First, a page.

Uber Tasks Centralized Response Team With Monitoring Prices During Disasters

A Global Security Center will be responsible for price caps and service suspensions.

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Uber is overhauling the way it responds to emergencies and natural disasters. In a blog post, the ride-hailing company said it now has a centralized command center that will direct responses to disasters, including instituting temporary price caps and suspending service.

Uber's new Global Security Center will monitor situations that may affect the company's business 24/7. The center is staffed with security and disaster management experts who speak a dozen different languages and have lived and worked around the world, according to Uber. The company added that it follows "local laws and regulations related to states of emergency where they apply."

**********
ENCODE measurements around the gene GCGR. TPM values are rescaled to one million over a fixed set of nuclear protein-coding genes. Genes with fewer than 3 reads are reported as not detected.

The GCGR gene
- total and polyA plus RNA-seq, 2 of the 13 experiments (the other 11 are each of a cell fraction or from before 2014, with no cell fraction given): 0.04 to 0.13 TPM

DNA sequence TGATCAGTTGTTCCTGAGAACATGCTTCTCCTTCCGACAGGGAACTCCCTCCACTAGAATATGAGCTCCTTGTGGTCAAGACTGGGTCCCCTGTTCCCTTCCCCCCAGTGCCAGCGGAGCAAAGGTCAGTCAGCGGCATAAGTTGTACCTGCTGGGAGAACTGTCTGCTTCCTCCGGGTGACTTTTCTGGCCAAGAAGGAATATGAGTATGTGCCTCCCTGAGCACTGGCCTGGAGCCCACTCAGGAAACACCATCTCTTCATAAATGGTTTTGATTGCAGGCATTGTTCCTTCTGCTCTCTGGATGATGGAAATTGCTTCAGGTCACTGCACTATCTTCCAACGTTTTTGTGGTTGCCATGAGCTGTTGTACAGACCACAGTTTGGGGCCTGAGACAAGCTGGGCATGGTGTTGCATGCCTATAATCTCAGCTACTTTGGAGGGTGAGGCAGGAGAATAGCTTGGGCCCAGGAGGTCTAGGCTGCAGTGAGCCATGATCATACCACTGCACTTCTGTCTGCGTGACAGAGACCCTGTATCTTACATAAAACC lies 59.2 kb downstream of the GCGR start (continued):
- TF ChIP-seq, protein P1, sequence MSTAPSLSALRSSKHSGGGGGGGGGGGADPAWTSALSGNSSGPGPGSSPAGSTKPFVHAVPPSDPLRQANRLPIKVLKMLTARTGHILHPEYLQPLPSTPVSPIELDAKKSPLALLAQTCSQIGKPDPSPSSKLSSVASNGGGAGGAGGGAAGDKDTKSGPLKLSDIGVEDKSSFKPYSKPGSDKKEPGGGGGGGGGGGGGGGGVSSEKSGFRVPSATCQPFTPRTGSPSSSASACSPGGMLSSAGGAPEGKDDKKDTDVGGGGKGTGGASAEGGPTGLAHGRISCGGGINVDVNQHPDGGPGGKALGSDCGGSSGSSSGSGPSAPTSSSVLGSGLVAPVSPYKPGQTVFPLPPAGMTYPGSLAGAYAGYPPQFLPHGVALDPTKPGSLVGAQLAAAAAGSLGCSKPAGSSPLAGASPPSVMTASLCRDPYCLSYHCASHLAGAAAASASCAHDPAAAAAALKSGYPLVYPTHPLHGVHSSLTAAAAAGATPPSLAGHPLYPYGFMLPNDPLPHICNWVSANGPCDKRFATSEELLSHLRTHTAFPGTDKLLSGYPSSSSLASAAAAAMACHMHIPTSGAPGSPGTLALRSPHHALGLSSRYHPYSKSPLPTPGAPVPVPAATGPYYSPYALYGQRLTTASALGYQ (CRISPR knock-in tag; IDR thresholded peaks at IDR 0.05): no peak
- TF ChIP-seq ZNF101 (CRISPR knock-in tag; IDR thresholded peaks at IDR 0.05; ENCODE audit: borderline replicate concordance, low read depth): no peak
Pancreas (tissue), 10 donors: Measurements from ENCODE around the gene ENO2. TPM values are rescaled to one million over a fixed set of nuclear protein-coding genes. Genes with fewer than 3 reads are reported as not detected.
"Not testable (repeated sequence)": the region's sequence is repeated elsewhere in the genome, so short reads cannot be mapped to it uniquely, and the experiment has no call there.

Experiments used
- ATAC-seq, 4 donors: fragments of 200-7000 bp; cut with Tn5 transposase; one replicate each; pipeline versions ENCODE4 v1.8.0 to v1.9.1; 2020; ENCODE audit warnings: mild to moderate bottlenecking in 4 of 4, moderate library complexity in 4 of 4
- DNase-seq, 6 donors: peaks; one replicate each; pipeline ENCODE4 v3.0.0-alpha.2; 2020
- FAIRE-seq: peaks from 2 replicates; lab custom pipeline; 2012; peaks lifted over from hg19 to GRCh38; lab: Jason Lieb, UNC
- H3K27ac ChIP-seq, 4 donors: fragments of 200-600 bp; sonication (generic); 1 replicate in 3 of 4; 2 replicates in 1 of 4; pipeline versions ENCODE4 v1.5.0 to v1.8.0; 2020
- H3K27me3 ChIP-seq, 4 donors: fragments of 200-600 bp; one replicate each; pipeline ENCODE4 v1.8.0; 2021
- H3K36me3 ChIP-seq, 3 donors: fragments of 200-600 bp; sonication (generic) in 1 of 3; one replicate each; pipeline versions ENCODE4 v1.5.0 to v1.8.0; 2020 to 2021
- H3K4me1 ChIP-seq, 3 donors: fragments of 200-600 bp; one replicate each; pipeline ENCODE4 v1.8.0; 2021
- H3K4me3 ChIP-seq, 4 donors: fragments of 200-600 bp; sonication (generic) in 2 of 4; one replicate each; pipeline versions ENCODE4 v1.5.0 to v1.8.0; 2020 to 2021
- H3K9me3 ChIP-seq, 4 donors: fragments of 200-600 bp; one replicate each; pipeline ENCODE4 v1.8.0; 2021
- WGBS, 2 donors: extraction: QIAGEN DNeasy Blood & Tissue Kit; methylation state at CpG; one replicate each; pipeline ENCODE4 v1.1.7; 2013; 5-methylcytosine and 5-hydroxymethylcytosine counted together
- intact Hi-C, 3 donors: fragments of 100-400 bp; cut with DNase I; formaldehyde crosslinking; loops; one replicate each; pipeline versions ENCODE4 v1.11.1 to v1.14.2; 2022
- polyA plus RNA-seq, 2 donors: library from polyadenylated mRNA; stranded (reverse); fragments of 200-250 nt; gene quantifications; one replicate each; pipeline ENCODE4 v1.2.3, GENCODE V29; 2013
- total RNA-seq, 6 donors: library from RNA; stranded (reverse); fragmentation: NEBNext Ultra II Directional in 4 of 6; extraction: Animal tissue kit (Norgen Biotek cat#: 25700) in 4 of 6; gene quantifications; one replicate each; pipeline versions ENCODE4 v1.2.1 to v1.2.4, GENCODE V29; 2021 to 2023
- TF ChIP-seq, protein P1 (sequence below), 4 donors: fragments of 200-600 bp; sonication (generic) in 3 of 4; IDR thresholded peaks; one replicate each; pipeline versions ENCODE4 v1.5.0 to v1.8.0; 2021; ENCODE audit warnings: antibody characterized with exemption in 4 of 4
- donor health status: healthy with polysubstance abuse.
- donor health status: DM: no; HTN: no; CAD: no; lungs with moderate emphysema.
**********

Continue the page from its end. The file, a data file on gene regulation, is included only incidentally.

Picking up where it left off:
In the event of an emergency, the center will call for a cap on trip pricing in the affected area. Staff will also review any cases where customers may have been overcharged, and work to issue a refund, Uber said. Customers will be able to report issues directly to the center using the Uber app.

Uber has been criticized for its response to emergencies and natural disasters in the past. In 2014, Uber said it would cap surge pricing during these events, but the company has been slow to respond in the moment. The company was criticized for not suspending surge pricing quickly enough after a 2017 terrorist attack in London, and a 2016 bombing in New York City.

A decision to lift surge pricing during a January 2017 taxi driver strike at New York's JFK airport prompted calls for a boycott, and the rise of the #DeleteUber hashtag on social media. That incident kicked off a year of scandals for the company, leading to the ouster of CEO Travis Kalanick. Current CEO Dara Khosrowshahi has tried to be more diplomatic with the public, and has instituted a number of policy changes in order to rebuild trust. But Uber's performance during the next major disaster will be the real test.

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